Welcome!

Classic watches, watchmaking, antique tools, history, vintage ephemera and more!

Learn about mechanical timepieces and how they work, the history of the American watch industry and especially all about the Elgin National Watch Company! Check back for new content daily.

Although this is technically a blog, the content is not generally in a time-based sequence. You can find interesting items throughout. Down the page some is an alphabetical word cloud of keywords used here. A great way to dig in is to look through those topics and click anything you find interesting. You'll see all the relevant content.

Here are a few of my favorites!

There are some large images on some posts, so that might impact your load times, bit I think you will find it worth the wait. Thanks for visiting!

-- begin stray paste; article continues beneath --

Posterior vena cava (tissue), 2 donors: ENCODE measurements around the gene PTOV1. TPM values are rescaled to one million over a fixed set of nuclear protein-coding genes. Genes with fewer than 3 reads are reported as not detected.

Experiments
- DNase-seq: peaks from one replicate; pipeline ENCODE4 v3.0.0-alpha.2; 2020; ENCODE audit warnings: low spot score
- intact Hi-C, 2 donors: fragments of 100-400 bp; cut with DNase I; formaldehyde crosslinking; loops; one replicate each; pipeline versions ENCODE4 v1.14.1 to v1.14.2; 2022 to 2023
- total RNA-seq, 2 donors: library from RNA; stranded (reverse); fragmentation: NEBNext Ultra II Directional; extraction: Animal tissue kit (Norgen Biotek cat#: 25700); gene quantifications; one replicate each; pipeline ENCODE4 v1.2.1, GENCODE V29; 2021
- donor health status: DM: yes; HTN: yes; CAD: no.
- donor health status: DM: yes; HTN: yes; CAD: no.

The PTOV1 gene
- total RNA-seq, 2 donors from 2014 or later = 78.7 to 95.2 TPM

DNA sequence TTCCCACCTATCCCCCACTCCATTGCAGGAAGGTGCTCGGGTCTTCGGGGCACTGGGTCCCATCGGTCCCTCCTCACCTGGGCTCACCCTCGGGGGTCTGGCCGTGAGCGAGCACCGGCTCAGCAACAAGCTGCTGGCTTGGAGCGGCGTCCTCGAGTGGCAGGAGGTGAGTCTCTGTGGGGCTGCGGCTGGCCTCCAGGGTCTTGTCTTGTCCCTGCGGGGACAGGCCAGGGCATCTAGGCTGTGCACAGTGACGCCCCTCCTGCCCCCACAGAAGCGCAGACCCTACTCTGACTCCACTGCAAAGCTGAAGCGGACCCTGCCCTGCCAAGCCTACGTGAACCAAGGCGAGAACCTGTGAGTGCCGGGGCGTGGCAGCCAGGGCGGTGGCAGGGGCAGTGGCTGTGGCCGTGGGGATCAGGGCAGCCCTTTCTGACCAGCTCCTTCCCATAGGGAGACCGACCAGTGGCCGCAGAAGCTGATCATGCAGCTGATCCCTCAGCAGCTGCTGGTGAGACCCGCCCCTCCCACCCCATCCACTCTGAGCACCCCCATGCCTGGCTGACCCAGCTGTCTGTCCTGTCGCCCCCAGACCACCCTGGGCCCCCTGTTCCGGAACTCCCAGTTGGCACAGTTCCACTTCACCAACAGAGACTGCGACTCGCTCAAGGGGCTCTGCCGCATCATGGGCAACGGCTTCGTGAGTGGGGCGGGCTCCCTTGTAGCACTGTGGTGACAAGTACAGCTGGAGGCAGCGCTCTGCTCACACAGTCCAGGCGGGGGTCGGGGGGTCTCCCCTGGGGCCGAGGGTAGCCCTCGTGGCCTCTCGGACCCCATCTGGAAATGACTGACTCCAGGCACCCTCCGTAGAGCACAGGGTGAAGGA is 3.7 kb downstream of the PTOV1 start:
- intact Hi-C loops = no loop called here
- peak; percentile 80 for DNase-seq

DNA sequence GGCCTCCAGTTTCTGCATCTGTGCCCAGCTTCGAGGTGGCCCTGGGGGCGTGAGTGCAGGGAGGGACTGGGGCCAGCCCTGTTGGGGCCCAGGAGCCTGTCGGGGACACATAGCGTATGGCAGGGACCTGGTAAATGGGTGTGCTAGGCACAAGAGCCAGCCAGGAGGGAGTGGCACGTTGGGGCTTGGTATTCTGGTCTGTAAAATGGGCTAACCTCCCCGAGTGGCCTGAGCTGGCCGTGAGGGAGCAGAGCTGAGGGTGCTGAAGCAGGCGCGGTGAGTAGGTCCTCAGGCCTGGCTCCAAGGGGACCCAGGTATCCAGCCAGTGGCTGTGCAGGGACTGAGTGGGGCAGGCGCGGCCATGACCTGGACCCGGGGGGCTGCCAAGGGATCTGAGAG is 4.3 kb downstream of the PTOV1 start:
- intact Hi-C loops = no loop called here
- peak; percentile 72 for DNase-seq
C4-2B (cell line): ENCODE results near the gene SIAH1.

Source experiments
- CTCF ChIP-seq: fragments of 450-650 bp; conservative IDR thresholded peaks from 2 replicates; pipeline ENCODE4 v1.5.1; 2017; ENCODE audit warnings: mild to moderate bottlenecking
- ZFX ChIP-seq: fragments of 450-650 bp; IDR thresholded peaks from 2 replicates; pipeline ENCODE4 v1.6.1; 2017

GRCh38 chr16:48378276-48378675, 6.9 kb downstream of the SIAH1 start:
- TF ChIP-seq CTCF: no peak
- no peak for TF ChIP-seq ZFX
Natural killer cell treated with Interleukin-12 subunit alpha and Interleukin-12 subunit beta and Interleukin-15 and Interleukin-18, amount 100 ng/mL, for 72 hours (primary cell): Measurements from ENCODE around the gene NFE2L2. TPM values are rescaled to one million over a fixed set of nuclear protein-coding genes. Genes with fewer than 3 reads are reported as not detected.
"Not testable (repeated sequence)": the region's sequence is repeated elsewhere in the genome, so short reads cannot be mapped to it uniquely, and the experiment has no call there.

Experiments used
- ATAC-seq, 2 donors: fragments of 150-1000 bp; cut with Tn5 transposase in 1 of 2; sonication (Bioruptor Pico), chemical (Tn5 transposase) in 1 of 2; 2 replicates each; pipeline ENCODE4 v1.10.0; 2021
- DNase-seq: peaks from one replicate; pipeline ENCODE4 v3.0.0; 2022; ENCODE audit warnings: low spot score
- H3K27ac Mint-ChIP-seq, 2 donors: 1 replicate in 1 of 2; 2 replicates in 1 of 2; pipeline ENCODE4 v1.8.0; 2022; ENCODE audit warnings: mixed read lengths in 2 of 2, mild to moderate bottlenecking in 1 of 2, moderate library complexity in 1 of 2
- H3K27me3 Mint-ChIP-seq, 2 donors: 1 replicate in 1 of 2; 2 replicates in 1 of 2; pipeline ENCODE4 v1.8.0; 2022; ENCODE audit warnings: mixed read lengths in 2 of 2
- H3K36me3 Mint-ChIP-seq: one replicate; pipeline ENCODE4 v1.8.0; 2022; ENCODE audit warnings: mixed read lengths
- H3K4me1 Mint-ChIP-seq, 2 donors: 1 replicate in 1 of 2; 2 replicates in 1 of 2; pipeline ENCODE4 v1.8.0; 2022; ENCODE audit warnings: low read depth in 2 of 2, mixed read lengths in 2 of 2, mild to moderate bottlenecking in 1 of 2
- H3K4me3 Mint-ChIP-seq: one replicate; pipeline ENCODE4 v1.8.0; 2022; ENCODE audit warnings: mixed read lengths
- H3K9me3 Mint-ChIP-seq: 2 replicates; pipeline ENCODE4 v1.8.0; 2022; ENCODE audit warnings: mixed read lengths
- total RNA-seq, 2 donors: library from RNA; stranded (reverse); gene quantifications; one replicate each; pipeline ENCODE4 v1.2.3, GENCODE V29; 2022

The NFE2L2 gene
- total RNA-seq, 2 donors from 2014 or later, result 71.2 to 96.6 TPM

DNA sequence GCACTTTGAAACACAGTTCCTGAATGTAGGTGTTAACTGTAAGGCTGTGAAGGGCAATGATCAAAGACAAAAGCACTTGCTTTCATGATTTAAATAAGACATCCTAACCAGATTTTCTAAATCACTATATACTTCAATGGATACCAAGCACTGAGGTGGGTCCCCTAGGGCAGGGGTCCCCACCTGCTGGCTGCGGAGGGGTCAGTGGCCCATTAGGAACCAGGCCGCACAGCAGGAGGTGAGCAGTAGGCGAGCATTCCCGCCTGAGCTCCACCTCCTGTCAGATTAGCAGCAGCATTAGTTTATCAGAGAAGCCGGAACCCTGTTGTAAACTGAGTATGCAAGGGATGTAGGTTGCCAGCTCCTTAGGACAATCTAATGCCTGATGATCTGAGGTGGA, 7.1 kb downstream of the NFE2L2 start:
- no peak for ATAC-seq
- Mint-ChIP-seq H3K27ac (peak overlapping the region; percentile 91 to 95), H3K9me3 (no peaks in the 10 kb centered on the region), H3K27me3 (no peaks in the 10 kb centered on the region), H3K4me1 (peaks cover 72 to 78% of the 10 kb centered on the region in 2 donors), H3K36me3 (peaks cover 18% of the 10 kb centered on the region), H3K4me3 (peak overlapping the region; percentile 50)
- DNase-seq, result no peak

Hairsprings and Grease Don't Mix

There was grease, that had turned to putty as grease does, packed into the inner most coils of the hair spring.  Meticulous cleaning by hand is the only way to get it out.


If the coils of the hairspring do not expand and contract evenly and smoothly, if they touch at all, then the spring becomes effectively much shorter.  The spring behaves as a pendulum, so a much shorter spring reduces the period of the balance wheel and the watch runs very fast.  Magnetism can do this to a spring too by causing coils to stick to each other when they're close.  Gaining several minutes per hour is not unusual when this is the trouble.

This is an Elgin grade 345, a 12 size, 17 jewel movement.  This example was made about 1920.

Post a Comment

Click "Older Posts" just above for more, or use the archive links right here.

Blog Archive